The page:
• Responses to extreme events: A person’s ability or, in some cases, their choice whether to evacuate or shelter-in-place in response to an extreme event such as a hurricane, flood, or wildfire affects their exposure to health threats. Low-income populations are generally less likely to evacuate in response to a warning (see Ch. 4: Extreme Events).7
  • Socioeconomic status: Persons living in poverty are more likely to be exposed to extreme heat and air pollution.14,15 Poverty also determines, at least in part, how people perceive the risks to which they are exposed, how they respond to evacuation orders and other emergency warnings, and their ability to evacuate or relocate to a less risk-prone location (see Ch. 8: Mental Health).7
  • Infrastructure condition and access: Older buildings may expose occupants to increased indoor air pollutants and mold, stagnant airflow, or high indoor temperatures (see Ch. 3: Air Quality Impacts). Persons preparing for or responding to flooding, wildfires, or other weather-related emergencies may be hampered by disruption to transportation, utilities, medical, or communication infrastructure. Lack of access to these resources, in either urban or rural settings, can increase a person’s vulnerability (see Ch. 4: Extreme Events).16,17
  • Compromised mobility, cognitive function, and other mental or behavioral factors: These factors can lead to increased exposure to climate-related health impacts if people are not aware of health threats or are unable to take actions to avoid, limit, or respond to risks.18 People with access and functional needs may be particularly at risk if these factors interfere with their ability to access or receive medical care before, during, or after a disaster or emergency.

Characterizing Biological Sensitivity

The sensitivity of human communities and individuals to climate change stressors is determined, at least in part, by biological traits. Among those traits are the overall health status, age, and life stage. From fetus, to infant, to toddler, to child, to adolescent, to adult, to the elderly, persons at every life stage have varying sensitivity to climate change impacts.11,19,20 For instance, the relatively immature immune systems of very young children make them more sensitive to aeroallergen exposure (such as airborne pollens). In addition to life stage, people experiencing long-term chronic medical and/or psychological conditions are more sensitive to climate stressors. Persons with asthma or chronic obstructive pulmonary disease (COPD) are more sensitive to exposures to wildfire smoke and other respiratory irritants. Social and economic factors also affect disparities in the prevalence of chronic medical conditions that aggravate biological sensitivity.21,22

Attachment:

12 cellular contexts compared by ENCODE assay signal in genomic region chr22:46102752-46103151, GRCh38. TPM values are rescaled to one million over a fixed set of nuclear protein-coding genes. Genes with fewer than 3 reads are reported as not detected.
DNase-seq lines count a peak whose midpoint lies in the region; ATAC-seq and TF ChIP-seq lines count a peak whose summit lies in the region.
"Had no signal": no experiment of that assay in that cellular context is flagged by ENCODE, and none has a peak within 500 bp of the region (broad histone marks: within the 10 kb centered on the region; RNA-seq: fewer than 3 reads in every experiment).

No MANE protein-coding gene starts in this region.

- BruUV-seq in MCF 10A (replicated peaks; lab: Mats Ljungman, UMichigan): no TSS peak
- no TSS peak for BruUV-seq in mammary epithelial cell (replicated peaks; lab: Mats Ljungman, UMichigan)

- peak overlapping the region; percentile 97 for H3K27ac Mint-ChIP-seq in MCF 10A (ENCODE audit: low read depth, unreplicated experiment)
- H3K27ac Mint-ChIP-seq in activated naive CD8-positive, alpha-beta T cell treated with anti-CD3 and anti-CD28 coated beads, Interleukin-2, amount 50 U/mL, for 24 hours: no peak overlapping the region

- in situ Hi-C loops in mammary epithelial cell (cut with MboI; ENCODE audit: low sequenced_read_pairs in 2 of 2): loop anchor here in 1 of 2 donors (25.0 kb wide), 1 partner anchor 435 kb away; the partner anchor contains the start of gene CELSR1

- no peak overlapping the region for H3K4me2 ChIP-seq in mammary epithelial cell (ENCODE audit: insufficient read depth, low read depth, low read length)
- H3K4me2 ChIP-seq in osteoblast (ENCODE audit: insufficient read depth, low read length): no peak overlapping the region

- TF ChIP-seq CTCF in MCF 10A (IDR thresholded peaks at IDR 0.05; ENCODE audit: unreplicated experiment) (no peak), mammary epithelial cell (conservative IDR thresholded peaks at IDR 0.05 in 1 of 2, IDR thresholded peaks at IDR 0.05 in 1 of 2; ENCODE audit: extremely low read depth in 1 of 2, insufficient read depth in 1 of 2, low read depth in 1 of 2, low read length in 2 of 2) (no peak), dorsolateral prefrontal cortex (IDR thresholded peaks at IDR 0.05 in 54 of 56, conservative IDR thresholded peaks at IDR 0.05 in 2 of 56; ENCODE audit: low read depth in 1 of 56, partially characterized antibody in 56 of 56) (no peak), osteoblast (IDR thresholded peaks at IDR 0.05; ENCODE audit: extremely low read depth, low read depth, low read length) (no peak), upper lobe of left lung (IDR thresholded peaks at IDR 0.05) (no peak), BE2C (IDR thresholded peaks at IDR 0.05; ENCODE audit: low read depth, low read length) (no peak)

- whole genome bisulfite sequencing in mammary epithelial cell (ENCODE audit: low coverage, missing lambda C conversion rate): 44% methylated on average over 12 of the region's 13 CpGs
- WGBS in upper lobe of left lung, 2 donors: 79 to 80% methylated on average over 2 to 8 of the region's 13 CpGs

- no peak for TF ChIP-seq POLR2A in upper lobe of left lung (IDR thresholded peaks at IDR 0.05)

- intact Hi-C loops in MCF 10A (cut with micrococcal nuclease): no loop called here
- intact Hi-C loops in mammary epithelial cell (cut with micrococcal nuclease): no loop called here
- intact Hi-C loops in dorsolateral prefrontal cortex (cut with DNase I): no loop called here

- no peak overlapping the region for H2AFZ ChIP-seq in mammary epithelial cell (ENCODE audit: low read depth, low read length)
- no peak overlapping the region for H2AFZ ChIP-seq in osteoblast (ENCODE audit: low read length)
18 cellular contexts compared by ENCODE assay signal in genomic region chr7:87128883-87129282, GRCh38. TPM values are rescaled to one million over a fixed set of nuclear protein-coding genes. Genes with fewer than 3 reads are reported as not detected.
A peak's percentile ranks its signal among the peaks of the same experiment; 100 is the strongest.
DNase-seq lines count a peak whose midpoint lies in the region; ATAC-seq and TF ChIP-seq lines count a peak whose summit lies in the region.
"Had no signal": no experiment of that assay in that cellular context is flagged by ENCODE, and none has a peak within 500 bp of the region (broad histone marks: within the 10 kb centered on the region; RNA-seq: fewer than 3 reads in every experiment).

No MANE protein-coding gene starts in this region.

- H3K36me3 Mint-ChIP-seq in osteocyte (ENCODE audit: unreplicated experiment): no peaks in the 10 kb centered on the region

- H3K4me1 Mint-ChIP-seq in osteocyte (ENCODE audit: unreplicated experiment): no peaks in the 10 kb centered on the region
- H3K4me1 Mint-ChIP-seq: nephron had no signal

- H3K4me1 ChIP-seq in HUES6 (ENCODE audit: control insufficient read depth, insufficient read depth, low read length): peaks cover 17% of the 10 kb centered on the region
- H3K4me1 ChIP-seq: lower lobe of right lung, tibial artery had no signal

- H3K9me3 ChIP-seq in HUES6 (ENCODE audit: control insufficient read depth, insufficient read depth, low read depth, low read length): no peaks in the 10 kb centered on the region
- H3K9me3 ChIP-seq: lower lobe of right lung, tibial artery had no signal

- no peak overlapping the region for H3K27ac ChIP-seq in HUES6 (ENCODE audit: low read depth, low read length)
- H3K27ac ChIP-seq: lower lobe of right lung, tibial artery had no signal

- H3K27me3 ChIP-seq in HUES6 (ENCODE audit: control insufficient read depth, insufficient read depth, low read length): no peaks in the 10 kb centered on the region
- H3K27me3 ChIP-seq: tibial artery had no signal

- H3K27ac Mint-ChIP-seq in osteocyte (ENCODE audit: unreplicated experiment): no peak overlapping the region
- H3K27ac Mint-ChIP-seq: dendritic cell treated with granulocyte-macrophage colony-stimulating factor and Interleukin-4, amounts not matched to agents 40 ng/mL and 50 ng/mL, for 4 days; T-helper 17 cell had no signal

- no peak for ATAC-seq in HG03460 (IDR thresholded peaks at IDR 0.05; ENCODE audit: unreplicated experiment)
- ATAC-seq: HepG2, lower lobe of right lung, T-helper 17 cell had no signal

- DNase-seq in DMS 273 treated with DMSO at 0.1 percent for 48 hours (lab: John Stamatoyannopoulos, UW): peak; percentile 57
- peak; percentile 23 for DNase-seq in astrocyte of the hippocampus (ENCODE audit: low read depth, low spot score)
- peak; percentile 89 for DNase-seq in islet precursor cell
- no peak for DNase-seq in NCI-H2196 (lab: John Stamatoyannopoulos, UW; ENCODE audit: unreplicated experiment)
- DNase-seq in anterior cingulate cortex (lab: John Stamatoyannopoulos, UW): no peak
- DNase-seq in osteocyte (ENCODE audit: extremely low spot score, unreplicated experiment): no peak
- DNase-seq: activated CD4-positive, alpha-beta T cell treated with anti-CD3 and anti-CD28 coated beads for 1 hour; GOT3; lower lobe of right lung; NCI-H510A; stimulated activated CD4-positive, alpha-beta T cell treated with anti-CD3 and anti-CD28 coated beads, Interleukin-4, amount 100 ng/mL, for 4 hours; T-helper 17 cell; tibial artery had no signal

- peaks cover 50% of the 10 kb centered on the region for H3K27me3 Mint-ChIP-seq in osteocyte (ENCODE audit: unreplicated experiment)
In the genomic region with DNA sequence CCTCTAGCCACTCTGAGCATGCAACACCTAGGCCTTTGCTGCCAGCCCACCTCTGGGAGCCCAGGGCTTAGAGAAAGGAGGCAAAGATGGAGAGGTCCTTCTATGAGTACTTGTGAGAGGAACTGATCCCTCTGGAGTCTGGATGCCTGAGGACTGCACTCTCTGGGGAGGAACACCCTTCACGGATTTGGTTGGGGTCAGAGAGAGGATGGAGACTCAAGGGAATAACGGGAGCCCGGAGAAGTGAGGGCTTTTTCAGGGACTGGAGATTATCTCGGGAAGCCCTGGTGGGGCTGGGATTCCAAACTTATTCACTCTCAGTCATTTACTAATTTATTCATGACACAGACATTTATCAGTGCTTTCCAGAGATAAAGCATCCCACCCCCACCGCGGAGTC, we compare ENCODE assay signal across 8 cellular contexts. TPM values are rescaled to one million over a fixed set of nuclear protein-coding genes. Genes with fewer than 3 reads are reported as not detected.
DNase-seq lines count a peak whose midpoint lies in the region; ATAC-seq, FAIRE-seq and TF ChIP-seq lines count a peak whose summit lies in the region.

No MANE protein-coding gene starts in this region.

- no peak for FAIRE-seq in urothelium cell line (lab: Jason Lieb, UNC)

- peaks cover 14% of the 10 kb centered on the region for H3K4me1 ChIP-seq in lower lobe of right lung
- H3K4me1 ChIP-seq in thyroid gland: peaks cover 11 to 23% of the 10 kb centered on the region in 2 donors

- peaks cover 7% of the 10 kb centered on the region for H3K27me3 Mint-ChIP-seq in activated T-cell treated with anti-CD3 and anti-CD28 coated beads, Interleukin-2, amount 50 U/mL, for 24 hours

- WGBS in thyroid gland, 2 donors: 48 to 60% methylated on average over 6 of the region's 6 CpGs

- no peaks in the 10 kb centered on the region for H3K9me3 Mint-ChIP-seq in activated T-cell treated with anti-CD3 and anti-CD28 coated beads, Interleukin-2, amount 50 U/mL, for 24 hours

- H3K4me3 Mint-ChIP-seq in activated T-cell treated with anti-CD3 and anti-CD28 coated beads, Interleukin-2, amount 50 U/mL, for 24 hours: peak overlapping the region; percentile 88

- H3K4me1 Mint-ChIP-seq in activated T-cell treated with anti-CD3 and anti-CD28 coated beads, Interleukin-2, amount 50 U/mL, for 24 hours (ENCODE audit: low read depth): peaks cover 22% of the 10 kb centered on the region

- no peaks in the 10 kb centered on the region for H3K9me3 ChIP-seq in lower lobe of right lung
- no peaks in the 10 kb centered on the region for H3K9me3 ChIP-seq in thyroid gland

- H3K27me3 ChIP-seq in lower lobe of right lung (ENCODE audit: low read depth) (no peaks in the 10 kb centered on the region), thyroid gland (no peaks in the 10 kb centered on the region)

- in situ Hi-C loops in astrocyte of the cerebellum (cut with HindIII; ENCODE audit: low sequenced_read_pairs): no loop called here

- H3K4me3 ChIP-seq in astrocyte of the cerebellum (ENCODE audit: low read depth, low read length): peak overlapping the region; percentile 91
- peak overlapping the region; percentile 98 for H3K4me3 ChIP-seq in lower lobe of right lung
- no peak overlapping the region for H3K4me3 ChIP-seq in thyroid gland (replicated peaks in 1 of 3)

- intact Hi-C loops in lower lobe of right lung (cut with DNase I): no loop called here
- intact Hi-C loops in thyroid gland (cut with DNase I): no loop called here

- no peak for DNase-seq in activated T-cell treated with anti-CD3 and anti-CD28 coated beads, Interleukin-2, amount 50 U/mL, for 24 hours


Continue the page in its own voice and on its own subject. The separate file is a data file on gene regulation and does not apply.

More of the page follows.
Adaptive Capacity and Response to Climate Change

Many of the same factors that contribute to exposure or sensitivity also influence the ability of both individuals and communities to adapt to climate variability and change. Socioeconomic status, the condition and accessibility of infrastructure, the accessibility of health care, certain demographic characteristics, human and social capital (the skills, knowledge, experience, and social cohesion of a community), and other institutional resources all contribute to the timeliness and effectiveness of adaptive capacity (see Ch. 1: Introduction and Ch. 4: Extreme Events).

9.3 Populations of Concern

Communities of Color, Low Income, Immigrants, and Limited English Proficiency Groups

Nurse and migrant worker

Nursing students and faculty at Emory University School of Nursing in Atlanta, Georgia volunteering to give checkups in migrant workers’ camps, June 12, 2006.

In the United States, some communities of color, low-income groups, people with limited English proficiency (LEP), and certain immigrant groups (especially those who are undocumented) live with many of the factors that contribute to their vulnerability to the health impacts of climate change (see Section 9.2). These populations are at increased risk of exposure given their higher likelihood of living in risk-prone areas (such as urban heat islands, isolated rural areas, or coastal and other flood-prone areas), areas with older or poorly maintained infrastructure , or areas with an increased burden of air pollution.24,25,26,27 These groups of people also experience relatively greater incidence of chronic medical conditions, such as cardiovascular and kidney disease, diabetes , asthma , and COPD ,28,29,30 which can be exacerbated by climate-related health impacts.24,31,32,33,34 Socioeconomic and educational factors, limited transportation, limited access to health education, and social isolation related to language deficiencies collectively impede their ability to prepare for, respond to, and cope with climate-related health risks.24,26,34,35,36,37,38,39,40,41 These populations also may have limited access to medical care and may not be able to afford medications or other treatments.30,38 For LEP and undocumented persons, high poverty rates, language and cultural barriers, and citizenship status limit access to and use of health care and other social services and make these groups more hesitant to seek out help that might compromise their immigration status in the United States.39,42,43,44,45,46